David Feldman

Three Things to Know in Energy – 5/22/2017

Blog Post created by David Feldman Champion on May 22, 2017

1. Exxon inks a $50 billion-dollar deal with Saudi Arabia during Trump’s visit.

 

Last Saturday the world’s largest oil consumer and the world’s largest oil exporter met and discussed a variety of topics.  Fighting terrorism, large arms deals, and significant investments in the US economy were a few of the topics discussed.  One point of news that impacts the oil and energy industry is the $50B deal between Exxon and Saudi Basic Industries Corporation.  The agreement will help build a $20B chemical complex that will boost job growth on the American Gulf Coast. 

 

The initiative will be called Growing the Gulf, and is projected to create over 35,000 construction jobs and 12,000 full-time jobs once completed.  Exxon said project will include 11 major chemical, refining, lubricant and liquefied natural gas projects and the Saudis will help build one of initiative's 11 hubs.  Exxon and SABIC selected San Patricio County, Texas, for the proposed petrochemical complex.

 

2. OPEC will be meeting this week, and considering “deepening” supply cuts.

 

Oil prices are up today, and most analysts believe they will continue to climb throughout the week leading up to the OPEC meeting.  Prices are trending up because expectations that the “supply-cut agreement” between OPEC and other oil producers, including Russia, to cut supplies by 1.8 million barrels per day (bpd) would be extended to March 2018; a change from the original agreement to only cover the first half of this year.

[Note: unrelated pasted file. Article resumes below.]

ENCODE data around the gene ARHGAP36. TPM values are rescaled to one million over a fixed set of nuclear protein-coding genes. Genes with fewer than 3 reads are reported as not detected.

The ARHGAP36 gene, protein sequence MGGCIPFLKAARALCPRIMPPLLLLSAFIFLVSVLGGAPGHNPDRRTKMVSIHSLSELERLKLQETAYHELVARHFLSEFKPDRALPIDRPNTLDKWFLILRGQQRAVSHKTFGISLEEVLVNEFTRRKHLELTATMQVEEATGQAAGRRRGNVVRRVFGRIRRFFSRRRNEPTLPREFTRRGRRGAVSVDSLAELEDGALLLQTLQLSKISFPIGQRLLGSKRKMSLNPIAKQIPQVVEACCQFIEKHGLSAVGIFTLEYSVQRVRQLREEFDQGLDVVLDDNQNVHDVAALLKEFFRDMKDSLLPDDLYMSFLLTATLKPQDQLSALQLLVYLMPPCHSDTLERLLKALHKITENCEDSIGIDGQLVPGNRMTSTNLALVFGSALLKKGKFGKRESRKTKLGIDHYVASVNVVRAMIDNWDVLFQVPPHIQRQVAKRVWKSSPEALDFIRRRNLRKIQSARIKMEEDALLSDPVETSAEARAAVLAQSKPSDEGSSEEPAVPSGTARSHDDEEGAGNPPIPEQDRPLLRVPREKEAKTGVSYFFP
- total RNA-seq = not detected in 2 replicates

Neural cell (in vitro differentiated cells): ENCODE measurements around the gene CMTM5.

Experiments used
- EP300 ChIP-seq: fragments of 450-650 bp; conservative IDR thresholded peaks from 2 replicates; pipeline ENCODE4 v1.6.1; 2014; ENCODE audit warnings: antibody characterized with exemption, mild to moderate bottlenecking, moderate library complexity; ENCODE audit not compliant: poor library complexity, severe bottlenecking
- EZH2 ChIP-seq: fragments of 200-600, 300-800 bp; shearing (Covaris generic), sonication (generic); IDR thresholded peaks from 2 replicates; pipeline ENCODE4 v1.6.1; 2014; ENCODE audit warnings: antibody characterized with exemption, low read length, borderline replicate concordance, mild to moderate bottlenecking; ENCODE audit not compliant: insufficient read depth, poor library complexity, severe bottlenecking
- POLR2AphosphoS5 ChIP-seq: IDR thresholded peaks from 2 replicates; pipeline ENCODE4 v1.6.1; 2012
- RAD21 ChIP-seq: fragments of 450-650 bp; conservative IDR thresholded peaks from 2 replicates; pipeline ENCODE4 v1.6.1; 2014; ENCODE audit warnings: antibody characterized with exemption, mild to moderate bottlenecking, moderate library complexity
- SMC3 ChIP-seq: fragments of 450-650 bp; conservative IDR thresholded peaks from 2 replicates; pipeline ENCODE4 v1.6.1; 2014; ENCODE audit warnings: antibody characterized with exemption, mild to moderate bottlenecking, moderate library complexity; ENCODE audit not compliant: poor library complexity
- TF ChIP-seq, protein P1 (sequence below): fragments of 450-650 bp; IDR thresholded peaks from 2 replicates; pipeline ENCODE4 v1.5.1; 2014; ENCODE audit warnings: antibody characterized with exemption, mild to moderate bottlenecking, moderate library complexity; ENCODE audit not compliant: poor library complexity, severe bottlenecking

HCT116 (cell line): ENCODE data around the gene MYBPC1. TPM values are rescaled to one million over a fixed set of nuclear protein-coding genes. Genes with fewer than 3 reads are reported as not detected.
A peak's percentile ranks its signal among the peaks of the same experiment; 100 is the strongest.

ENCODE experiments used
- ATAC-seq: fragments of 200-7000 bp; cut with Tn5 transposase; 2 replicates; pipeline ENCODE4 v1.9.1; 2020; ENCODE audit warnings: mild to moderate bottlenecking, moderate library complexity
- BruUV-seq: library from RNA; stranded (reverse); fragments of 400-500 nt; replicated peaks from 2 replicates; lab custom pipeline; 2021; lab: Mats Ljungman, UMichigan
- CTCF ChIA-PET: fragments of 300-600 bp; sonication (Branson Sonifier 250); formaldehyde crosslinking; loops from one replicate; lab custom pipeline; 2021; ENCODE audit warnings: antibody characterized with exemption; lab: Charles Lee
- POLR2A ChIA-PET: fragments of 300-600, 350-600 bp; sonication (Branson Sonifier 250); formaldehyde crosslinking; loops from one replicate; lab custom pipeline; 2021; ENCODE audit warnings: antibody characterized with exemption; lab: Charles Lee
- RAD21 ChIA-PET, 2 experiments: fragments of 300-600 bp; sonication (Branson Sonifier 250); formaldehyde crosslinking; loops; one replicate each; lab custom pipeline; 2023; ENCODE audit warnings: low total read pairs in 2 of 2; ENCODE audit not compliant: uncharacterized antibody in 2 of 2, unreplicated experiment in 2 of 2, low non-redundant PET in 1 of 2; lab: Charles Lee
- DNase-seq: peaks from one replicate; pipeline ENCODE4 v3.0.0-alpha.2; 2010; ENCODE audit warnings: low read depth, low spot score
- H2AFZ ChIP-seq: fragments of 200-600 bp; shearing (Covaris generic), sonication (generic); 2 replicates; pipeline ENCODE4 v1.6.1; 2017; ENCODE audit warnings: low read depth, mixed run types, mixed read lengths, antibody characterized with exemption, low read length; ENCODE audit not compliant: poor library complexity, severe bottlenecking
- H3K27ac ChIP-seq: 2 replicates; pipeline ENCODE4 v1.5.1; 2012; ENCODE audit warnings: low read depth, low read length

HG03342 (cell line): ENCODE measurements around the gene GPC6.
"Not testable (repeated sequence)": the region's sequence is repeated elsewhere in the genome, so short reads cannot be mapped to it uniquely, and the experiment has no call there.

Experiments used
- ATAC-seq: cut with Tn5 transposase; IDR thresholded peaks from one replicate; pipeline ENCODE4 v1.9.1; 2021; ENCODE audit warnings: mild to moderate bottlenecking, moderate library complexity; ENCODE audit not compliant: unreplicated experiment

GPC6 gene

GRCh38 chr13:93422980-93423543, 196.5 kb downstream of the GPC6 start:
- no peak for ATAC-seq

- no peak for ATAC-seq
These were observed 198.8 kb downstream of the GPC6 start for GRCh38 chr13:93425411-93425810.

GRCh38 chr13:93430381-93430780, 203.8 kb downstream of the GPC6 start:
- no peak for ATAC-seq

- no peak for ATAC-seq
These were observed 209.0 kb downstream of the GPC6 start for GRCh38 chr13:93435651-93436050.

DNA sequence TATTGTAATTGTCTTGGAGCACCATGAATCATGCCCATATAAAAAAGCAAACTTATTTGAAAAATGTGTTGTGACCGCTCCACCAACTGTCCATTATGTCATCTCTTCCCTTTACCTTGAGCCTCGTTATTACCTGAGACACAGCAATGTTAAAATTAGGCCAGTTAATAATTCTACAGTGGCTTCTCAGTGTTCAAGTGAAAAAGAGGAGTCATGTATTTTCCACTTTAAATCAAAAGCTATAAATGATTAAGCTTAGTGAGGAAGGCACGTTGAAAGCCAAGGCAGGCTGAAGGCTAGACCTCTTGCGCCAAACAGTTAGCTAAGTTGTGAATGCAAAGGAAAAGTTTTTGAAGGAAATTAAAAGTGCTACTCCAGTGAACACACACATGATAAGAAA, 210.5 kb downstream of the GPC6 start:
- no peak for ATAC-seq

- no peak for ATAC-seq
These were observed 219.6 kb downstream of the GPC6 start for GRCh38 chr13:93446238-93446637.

Prices are also increasing based on the news that cuts may not only be stretched into next year but might also deepened to tighten the market and prop up oil prices.  The meeting is planned for May 25th in Vienna.

 

3. Switzerland votes to invest in renewables and move away from nuclear.

 

Swiss voters turned out to support the government’s plan to invest billions of dollars in subsidies for renewable energy, and simultaneously ban new nuclear plants.  Roughly 58% supported the measure on Sunday putting Switzerland in line with other European countries that are taking the same approach.  Germany is on track to phase out nuclear power by 2022, and Austria banned it decades ago.

 

"The results shows the population wants a new energy policy and does not want any new nuclear plants," Energy Minister Doris Leuthard said in public statements following the vote.  The new law is anticipated to boost domestic renewable energy, cut fossil fuel use and reduce reliance on imports.

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